Dubbed by the right of the party as a “suicide note”, the manifesto failed to counter the Falklands War glow that enveloped Thatcher and the Tories and the emergence of the Liberal/SDP alliance. The election result was a disaster for Labour taking it to an all time low.
Jeremy Thorpe was the leader of the Liberal Party from 1967 to 1976. He stepped down after an extraordinary scandal that gripped Britain at the time over allegations he had a gay relationship with a man called Norman Scott – and was then involved in a conspiracy to have Scott murdered.
The allegations had seeped out during the trial of Andrew Newton, a man who’d driven Scott out on to Exmoor and shot his dog – Rinka – a Great Dane. He then tried to shoot Scott but the gun was said to have jammed.
Scott used his appearance in court to reveal his relationship with Thorpe – claiming it happened in the early 1960s when homosexuality was still illegal.
That was bad enough in the homophobic 1970s but worse came when Newton emerged from prison in 1977 to claim he had been hired to kill Scott.
There was then the hideous spectacle for the Liberal Party of its leader and deputy Treasurer David Holmes being put on trial with two others – just weeks before the general election of 1979. Thorpe had already stepped down as leader before Newton’s release – replaced by David Steel.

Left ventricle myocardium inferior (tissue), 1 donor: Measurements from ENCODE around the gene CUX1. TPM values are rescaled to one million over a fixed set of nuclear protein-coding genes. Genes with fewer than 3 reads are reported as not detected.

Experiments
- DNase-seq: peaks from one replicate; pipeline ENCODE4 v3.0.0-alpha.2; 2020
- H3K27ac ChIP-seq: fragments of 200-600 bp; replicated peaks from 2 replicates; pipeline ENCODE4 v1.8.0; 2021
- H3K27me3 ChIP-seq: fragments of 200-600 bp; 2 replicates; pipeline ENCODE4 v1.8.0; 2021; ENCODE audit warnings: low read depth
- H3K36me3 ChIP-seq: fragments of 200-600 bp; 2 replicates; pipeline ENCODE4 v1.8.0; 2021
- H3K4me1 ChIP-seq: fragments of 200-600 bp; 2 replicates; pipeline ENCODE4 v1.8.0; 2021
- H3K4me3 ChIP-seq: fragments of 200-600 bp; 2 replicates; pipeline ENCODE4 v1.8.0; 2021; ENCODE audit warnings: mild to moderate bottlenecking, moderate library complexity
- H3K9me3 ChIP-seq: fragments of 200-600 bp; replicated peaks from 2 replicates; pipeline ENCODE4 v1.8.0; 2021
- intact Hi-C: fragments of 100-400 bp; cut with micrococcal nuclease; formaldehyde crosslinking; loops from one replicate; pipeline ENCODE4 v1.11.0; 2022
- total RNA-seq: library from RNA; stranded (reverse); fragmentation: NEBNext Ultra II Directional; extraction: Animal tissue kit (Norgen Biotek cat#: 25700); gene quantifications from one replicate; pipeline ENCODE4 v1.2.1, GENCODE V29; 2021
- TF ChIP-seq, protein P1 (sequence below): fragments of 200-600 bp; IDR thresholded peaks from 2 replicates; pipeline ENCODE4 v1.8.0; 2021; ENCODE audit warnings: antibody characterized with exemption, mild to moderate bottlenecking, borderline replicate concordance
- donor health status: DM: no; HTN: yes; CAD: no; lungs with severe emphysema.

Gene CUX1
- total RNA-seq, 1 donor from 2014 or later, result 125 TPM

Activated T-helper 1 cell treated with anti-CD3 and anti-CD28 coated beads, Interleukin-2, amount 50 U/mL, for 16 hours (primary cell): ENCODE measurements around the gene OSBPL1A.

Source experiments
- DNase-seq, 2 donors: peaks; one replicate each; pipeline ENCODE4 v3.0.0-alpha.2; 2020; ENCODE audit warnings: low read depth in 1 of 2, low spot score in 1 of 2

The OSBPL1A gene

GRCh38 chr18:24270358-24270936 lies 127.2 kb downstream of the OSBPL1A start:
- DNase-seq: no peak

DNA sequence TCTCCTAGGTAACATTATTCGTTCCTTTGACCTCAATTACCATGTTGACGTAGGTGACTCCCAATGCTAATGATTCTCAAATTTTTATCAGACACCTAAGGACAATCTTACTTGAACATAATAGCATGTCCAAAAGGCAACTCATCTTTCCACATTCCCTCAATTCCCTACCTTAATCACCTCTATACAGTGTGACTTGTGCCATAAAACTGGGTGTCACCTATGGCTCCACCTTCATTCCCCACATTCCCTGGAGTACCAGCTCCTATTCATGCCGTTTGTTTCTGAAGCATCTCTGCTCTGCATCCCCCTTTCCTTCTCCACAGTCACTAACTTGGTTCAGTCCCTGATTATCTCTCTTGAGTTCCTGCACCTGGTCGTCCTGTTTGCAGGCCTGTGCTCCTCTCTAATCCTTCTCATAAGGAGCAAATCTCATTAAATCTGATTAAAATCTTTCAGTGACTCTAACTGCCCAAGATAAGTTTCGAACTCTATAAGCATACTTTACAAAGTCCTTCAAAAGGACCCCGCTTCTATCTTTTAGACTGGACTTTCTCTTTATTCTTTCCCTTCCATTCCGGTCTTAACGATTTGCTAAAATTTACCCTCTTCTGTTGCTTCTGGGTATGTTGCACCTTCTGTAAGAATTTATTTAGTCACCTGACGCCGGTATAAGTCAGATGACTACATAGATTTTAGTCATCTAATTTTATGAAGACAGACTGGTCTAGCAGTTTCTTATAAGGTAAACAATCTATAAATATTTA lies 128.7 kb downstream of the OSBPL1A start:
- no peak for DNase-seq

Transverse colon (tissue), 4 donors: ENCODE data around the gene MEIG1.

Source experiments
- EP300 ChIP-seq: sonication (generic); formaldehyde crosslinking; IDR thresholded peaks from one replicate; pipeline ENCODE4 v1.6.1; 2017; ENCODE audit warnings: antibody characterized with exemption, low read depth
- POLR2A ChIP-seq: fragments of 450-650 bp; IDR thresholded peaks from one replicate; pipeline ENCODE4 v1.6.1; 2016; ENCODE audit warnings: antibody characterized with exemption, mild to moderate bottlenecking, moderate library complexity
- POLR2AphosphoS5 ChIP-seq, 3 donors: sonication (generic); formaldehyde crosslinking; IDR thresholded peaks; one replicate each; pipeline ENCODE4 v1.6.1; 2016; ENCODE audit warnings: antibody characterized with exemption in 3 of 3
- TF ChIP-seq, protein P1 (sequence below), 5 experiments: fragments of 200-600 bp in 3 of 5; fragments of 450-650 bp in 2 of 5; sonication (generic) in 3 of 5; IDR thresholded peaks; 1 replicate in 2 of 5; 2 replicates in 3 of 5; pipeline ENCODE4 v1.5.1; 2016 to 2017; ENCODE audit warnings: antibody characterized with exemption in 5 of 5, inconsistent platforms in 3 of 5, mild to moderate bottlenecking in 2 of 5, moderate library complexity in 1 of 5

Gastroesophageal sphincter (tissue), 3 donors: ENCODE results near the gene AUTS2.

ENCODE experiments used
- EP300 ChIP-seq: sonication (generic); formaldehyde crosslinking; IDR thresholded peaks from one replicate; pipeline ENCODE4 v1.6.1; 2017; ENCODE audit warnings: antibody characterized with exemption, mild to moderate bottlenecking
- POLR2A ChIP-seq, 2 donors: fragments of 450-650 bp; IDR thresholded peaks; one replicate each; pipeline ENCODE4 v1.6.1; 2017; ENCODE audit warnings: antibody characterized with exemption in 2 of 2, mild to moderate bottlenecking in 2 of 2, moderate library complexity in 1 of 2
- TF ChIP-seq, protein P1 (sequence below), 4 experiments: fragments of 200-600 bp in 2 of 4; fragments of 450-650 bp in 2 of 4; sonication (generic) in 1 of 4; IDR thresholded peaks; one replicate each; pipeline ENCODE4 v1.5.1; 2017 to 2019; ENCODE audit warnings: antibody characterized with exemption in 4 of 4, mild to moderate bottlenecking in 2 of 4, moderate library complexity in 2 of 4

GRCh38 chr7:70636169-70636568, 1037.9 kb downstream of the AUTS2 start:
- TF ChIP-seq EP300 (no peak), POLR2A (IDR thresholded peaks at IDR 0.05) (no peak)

The electors of Devon North didn’t return Thorpe to parliament and as you can see in the video below, he cuts a miserable figure behind the victorious Tory. It’s not inconceivable that he might have lost in the Thatcherite tide but the trial certainly didn’t help.
A week after losing his seat, Thorpe and the others were put on trial for attempted murder and conspiracy to murder. A former Liberal MP testified against Thorpe claiming Scott had been a target. But on the 22nd June, 1979 – the ex-leader and the rest were acquitted.
I once heard Michael Foot give a speech at the Gay Hussar restaurant in London just a few years before his death. He talked to a small gathering about a conversation he’d had with the Soviet ambassador in the restaurant about World War Two and as he went on, I realised he was talking about a chat he’d had in 1939!!
Foot was a great journalist, writer but had a tougher time as a politician. He led the Labour Party after James Callaghan threw in the towel. Within Labour, the left and right were at war and the leadership embarked on a series of expulsions of members of the Militant Tendency – none of which helped the party’s electability.
After leading Labour to a shocking defeat in 1983 – he stepped aside for Neil Kinnock. His style of rhetoric was deemed to be old fashioned, over-intellectual and essentially a relic from another age. Listening to his clashes in the Commons with Thatcher – I think he was better than the media reported at the time. But he was an easy target for poison pens on Fleet Street and his image was cruelly lampooned.
Here’s Private Eye sticking the boot in.